Doctor Dunc said...

The constituency section used to be made up of MPs and then, of course, people knew rather more about the candidates (even though it meant there was even more PLP domination, I guess - although I preferred the option of voting for MPs than just having lots co-opted on hither and yon) - so some of us would vote for what amounted to a Campaign Group slate, but many more would vote for Tony Benn and Dennis Skinner (say) but then also for other well-known MPs they liked who may have come from a different political tradition.

When the system changed the candidates were unknown to most party members so standing on a common platform made sense (aside from the general point about the left and centre-left lending each other votes).

Peter Kenyon said...

Dear Doctor Dunc

I've been wondering if the political labels - 'left', 'right' and 'centre' aren't getting in the way.

Given that the central problem for the last [inset number of years] is No. 10's stranglehold on the Party, would it be easier for members to rally behind a Labour Democratic Alliance slate?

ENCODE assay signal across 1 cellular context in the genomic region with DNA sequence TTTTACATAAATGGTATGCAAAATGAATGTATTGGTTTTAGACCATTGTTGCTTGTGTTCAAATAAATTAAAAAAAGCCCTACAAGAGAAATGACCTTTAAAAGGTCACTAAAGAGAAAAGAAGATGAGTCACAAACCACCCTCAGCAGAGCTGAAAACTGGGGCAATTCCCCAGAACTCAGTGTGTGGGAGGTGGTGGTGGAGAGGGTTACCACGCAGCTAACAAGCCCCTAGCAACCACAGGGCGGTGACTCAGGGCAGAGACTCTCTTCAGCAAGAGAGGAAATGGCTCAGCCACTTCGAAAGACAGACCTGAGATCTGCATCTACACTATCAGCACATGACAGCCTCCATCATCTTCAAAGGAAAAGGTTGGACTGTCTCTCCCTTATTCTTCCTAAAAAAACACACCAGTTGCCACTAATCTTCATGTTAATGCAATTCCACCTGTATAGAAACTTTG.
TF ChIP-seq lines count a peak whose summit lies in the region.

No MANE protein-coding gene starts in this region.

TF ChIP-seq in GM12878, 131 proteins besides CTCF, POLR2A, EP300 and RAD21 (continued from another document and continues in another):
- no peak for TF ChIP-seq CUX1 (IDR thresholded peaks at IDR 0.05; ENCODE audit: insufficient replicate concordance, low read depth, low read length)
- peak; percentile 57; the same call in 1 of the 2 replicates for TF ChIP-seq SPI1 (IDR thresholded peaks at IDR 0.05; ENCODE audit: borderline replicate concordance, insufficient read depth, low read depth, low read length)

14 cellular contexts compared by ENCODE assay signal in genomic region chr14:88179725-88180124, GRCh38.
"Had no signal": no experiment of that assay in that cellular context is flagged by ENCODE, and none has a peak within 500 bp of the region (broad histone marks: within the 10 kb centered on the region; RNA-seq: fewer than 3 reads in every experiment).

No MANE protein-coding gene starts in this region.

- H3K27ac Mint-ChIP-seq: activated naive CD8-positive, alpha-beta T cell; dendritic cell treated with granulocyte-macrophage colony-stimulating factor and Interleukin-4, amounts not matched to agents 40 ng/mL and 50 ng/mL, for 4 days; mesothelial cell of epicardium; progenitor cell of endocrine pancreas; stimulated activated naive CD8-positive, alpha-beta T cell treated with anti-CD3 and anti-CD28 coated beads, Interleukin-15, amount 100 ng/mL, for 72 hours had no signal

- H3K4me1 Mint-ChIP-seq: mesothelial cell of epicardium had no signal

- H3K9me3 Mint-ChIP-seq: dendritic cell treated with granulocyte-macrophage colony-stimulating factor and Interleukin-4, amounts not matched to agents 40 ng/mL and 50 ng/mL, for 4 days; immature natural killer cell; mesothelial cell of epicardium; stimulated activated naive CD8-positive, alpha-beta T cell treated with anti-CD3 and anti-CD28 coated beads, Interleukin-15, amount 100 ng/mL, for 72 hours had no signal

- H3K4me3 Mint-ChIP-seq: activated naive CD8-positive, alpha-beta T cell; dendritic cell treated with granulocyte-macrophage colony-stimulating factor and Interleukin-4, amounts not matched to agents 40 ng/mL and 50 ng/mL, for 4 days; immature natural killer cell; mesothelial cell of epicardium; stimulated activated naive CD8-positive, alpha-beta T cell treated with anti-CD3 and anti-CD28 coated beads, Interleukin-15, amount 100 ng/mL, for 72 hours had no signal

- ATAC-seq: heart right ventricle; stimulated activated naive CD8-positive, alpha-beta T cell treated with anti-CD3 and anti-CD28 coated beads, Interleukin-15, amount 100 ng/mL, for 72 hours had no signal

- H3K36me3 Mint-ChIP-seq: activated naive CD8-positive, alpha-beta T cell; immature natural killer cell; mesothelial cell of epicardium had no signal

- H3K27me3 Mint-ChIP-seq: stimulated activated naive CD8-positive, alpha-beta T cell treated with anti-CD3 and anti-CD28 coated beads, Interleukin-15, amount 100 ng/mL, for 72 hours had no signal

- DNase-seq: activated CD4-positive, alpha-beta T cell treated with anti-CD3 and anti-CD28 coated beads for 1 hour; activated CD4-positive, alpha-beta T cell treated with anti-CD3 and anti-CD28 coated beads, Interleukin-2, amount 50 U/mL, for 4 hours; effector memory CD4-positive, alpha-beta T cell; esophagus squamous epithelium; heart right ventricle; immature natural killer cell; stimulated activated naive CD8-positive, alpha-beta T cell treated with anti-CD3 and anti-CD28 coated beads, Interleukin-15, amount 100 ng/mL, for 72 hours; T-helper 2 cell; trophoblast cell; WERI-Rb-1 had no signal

Peter Kenyon


susan press said...

Number 10's stranglehold on the Party is also an ideological one - not just procedural one . Democratic Alliance? Not something I would be happy with at all . You could argue "Centre left" will deter some people nut a vacuous term like Democratic Alliance will not exactly win people over.....and the fact is the CLGA slate has two candidates of the centre, three soft lefts and one left-winger . So, yes, the term is pretty accurate

UnitedLeft said...

This debate reminds me why many younger activists are not wasting their time with CLPD or STLP. Too often myself and younger comrades are shut out of such organisations because they only focus on perpetuating an anti democratic clique on the top.

Wiseman is exactly the sort of person those of us on the left are after. He is also a bit more youthful than some! When the right are able to field Ellie Reeves and win why can't we see more people elected from the left of her generation? Although not with those politics!